The C.A.M. Report
Complementary and Alternative Medicine: Fair, Balanced, and to the Point
  • About this web log

    This blog ran from 2006 to 2016 and was intended as an objective and dispassionate source of information on the latest CAM research. Since my background is in pharmacy and allopathic medicine, I view all CAM as advancing through the development pipeline to eventually become integrated into mainstream medical practice. Some will succeed while others fail. But all are treated fairly here.

  • About the author

    John Russo, Jr., PharmD, is president of The MedCom Resource, Inc. Previously, he was senior vice president of medical communications at, a complementary and alternative medicine website.

  • Common sense considerations

    The material on this weblog is for informational purposes. It is not medical advice or counsel. Be smart, consult your health professional before using CAM.

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  • Recent Comments

    Yoga to treat premature ejaculation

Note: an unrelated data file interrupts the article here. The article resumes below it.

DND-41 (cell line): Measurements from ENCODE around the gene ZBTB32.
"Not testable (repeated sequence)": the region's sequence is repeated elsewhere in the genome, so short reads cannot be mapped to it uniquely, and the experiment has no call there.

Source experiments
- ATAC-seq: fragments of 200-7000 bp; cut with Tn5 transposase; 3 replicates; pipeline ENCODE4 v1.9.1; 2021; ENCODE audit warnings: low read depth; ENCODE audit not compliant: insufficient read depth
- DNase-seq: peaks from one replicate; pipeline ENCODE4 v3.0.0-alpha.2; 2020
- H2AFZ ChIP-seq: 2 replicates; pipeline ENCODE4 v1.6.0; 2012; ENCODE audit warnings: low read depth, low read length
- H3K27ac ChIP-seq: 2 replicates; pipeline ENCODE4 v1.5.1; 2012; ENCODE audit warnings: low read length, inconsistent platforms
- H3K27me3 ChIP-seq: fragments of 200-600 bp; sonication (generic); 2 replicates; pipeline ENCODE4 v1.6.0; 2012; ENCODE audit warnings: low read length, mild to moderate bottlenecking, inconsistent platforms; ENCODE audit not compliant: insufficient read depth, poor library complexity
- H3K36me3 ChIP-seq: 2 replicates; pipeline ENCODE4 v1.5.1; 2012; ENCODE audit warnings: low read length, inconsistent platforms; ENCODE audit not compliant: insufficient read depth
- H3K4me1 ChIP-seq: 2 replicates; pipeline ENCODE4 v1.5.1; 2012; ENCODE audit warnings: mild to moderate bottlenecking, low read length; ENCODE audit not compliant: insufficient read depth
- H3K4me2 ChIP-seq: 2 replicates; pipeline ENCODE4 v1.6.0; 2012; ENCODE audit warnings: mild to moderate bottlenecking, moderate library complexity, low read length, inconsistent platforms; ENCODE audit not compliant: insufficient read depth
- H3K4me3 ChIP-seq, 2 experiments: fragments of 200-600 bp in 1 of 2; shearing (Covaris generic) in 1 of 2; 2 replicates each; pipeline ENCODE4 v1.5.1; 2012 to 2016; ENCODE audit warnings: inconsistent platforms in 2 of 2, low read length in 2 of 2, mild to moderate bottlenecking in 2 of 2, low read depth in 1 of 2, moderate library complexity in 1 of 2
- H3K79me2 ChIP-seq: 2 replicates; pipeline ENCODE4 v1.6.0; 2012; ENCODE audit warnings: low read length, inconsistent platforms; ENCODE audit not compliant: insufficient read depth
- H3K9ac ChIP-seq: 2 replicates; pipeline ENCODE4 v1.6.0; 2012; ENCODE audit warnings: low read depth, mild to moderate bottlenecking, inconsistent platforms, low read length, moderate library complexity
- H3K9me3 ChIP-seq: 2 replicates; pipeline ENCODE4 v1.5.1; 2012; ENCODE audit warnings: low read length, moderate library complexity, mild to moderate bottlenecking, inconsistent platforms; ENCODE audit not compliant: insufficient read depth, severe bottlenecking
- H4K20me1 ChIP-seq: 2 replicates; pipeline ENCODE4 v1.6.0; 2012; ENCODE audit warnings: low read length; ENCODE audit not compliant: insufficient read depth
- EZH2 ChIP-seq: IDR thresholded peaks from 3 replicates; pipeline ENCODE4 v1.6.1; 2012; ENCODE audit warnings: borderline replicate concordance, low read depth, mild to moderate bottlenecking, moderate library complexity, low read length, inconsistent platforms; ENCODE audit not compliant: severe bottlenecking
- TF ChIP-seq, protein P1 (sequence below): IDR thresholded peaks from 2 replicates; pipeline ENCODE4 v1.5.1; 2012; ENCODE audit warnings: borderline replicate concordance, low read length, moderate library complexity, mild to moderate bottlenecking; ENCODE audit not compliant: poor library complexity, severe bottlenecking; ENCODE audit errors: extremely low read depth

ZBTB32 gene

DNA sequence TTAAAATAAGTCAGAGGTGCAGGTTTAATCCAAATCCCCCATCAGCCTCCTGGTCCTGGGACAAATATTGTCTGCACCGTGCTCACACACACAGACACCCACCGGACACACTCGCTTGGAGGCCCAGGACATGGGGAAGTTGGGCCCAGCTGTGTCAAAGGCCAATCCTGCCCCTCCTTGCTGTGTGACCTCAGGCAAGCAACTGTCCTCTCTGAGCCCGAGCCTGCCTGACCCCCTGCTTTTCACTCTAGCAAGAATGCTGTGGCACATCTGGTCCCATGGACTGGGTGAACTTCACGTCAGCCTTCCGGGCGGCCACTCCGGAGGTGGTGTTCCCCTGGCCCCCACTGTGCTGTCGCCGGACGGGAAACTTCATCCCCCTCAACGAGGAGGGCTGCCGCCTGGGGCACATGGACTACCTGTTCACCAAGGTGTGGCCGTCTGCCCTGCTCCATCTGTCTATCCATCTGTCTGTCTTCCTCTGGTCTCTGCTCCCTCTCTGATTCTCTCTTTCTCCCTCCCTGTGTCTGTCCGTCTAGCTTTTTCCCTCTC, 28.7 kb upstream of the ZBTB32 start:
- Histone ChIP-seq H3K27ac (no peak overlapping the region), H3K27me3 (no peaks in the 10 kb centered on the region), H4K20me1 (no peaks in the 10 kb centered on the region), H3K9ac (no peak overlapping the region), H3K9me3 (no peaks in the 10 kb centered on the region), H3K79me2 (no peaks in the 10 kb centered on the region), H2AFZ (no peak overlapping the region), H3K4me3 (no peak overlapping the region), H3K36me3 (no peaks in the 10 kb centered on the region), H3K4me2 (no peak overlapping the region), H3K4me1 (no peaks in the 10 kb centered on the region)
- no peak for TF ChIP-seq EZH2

Yoga appears to be a feasible, safe, effective, and acceptable nonpharmacological option for premature ejaculation, according to researchers at the All India Institute of Medical Sciences in New Delhi.

    Here’s a comparison to fluoxetine (Prozac).

    First, the details.

    • 68 patients were assigned to yoga sessions or fluoxetine treatment.

    And, the results.

    • 3 patients dropped out of the yoga group because they couldn’t meet the yoga sessions.
    • There was significant improvement in premature ejaculation in both groups of patients.

    The bottom line?
    Many questions remain unanswered, in part because the abstract is poorly written: too much explanation of the premise for evaluating yoga, tool few details of study protocol or results.

    • Ages of the patients?
    • Severity of the condition?
    • Duration of the study?
    • Duration of improvement after the end of treatment?
    • Why is the primary result (intravaginal ejaculatory latency) reported in general terms (good, fair) rather than in seconds and minutes?

    There’s probably more that I can’t think of. And it’s likely that the answers are in the article. For now, the authors’ conclude, “More studies involving larger patients could be carried out to establish its utility in this condition.”

    9/25/07 21:44 JR

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